Feminist Translation And Feminist Translation

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Now the issue is when feminist translators are inserting their own ideas and information other than those appear in the source text or changing the conventional gramma by using the inclusive language when the source text did not do the same, are they being faithful to the source text, as the principle of translation practice requires? At a glance, it is easy to come to the conclusion that they break the rule, but further analysis actually justifies their approaches as being faithful.

William Robinson criticizes that theses approaches make feminist translation “not a translation, but a mutilation” of the original texts (1934, p. 151). Contrary to what critiques suggest, in fact, neither the “hijacking” method nor the usage of inclusive language
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For feminist translations, the principle of fidelity goes beyond word level, and whether translators follow this principle should be judged according to “neither the author nor the reader, but toward the writing project” (Simon, 1996, p. 2). In this case, if one criticizes the value of the translation merely because they figure that the translator is visible in the target text by adding or omitting certain words, they treat feminist texts in a wrong way, choosing to neglect the potential power of the text in their…show more content…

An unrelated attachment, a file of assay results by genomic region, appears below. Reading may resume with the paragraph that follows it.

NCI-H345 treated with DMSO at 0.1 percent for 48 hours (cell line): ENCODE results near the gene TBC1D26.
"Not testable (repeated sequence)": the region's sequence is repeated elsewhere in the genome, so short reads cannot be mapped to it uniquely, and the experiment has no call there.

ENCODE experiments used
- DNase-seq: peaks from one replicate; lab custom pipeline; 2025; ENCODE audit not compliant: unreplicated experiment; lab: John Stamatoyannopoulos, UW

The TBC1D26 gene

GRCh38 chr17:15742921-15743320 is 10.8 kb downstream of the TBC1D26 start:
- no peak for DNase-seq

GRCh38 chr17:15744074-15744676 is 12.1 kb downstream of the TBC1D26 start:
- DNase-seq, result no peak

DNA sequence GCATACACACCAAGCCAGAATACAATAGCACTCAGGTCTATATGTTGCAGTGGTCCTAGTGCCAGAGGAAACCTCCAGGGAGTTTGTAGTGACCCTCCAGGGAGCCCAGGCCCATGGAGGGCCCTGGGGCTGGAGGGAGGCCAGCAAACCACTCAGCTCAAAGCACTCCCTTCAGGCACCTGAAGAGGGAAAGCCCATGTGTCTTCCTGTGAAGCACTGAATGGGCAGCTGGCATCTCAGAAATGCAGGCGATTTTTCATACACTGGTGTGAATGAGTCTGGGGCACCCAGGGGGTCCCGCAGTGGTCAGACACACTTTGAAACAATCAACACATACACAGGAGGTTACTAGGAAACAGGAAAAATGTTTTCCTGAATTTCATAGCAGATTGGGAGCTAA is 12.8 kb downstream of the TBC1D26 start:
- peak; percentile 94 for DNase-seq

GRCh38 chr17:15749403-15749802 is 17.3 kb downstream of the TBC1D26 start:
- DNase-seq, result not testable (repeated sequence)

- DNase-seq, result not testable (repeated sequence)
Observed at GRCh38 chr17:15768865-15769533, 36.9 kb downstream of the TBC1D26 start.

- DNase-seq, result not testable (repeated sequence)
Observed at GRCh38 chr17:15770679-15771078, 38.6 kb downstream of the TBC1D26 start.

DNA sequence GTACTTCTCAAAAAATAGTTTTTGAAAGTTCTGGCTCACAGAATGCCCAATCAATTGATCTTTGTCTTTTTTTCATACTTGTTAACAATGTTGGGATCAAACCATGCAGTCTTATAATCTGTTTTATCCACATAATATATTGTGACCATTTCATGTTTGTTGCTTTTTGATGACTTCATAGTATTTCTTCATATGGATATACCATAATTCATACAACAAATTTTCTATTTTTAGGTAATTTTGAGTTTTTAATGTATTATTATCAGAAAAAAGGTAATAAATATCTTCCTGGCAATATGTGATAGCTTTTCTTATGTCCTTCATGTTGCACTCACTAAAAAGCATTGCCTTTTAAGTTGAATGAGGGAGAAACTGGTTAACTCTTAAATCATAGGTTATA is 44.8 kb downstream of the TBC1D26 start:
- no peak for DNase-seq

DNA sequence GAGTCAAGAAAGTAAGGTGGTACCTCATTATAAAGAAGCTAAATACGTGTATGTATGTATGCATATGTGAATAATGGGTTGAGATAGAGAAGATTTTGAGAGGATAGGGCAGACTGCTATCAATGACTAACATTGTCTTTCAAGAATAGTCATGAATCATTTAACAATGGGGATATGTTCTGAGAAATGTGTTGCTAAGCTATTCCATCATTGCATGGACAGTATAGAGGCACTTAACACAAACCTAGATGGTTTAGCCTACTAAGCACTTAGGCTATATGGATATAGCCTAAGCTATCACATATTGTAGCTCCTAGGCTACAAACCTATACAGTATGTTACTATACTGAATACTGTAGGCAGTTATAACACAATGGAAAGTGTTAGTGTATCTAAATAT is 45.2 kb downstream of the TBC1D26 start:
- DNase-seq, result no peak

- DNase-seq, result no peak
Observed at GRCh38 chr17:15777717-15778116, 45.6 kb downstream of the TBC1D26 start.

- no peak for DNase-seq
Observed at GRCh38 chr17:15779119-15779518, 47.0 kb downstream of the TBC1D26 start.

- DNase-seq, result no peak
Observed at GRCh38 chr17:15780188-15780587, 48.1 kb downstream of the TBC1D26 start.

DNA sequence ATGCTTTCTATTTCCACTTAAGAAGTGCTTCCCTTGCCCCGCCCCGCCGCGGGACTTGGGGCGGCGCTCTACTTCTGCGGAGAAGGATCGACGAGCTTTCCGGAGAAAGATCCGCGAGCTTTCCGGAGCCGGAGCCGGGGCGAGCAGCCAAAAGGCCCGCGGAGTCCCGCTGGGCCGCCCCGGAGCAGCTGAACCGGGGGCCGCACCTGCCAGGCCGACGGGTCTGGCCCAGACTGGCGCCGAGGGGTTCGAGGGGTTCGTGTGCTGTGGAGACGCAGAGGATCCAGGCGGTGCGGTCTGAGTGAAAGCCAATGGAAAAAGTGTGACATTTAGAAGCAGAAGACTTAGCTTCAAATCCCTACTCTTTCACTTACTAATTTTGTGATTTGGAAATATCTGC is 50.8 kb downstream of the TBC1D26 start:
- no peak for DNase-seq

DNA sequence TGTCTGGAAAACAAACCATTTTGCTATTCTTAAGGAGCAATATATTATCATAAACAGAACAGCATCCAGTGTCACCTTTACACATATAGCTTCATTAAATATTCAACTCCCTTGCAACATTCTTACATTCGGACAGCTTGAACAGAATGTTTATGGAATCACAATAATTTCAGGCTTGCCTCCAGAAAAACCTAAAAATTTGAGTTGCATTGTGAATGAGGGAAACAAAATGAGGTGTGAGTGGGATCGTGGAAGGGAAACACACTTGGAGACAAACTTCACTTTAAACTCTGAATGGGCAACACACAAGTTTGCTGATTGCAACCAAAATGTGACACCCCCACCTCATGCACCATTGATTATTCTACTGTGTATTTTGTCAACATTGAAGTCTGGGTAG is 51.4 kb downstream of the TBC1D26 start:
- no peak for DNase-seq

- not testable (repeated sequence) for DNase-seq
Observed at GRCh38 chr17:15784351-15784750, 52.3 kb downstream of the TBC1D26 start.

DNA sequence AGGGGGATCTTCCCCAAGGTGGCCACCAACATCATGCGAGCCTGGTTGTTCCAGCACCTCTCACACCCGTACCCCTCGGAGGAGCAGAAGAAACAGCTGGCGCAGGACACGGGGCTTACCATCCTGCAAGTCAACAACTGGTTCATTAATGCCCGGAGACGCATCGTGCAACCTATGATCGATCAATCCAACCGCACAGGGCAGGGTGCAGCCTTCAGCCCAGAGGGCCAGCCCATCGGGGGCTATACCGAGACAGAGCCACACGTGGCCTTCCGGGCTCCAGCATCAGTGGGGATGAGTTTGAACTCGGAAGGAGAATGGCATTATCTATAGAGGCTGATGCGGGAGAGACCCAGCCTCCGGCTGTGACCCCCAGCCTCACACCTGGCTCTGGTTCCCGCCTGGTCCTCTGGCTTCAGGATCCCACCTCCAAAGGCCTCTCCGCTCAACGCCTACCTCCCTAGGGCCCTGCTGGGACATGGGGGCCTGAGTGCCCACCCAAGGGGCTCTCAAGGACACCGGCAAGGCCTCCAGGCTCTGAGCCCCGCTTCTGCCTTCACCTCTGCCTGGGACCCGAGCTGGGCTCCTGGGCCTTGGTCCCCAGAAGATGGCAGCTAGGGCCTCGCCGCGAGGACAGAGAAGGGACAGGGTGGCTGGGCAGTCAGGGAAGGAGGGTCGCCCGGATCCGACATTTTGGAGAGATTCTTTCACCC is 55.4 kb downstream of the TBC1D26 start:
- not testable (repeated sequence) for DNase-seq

The conventional gramma cannot explain why it is logical to say “Everyone please take off his boots,” when there are 300 women and 1 man in the room (Simon, 1996, p.18) but if we adopt the inclusive language and change the sentence into “Everyone please take off their boots.” we eliminate the hidden bias and achieve neutrality without changing any meaning of the
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